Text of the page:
Discussion questions: How do you regulate your emotions? What helps processing for you – words, art, or something else entirely? What is your relationship with emotional processing and sharing pain with those around you? If you have tried something like a processing journal before, what were the benefits and drawbacks of it?

On Salience Journals

(Meta note: I have several posts written in advance such that I should be able to recover my previous pace.  Additionally I feel like I’ve been entering new insight territory by taking several ideas seriously that I hadn’t been before – so, I do realize I’ve said I’m “back” before and faded back to hiatus, but in this case I feel pretty comfortable with my claims.  Enjoy!)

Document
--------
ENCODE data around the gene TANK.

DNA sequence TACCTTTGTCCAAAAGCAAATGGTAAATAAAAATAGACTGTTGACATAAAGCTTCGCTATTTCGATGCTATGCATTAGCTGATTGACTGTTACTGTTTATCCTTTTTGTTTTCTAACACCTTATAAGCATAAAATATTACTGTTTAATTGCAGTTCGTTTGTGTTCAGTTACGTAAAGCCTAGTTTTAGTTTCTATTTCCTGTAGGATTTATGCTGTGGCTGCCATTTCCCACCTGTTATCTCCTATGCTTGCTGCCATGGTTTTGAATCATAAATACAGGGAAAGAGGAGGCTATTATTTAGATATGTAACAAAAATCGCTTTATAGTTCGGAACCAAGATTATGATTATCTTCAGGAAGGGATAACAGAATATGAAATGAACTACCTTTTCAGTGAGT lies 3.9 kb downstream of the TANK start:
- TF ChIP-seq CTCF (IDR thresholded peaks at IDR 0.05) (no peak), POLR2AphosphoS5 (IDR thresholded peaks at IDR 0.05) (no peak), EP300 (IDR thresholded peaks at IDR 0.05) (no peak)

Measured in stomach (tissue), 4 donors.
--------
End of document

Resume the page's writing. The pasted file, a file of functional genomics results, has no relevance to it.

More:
(Epistemic Status: Still testing, but slightly positive results)

I am sure most of you have heard the concept of a gratitude journal – however, for those unaware, the concept is that at the end of each day, you write down X things that you are grateful for. You don’t want to force it, you want to think about your day, and write about things that were genuinely good, that you appreciate having happened and are grateful for. Studies apparently show this has a pretty positive impact on happiness. Generally, however, when I read about things singing the praises of gratitude journals, there’s very little exploration of why these things would work. So, at the risk of pointing out something that is so obvious that it need not be mentioned, I believe I understand the secret, and it is salience.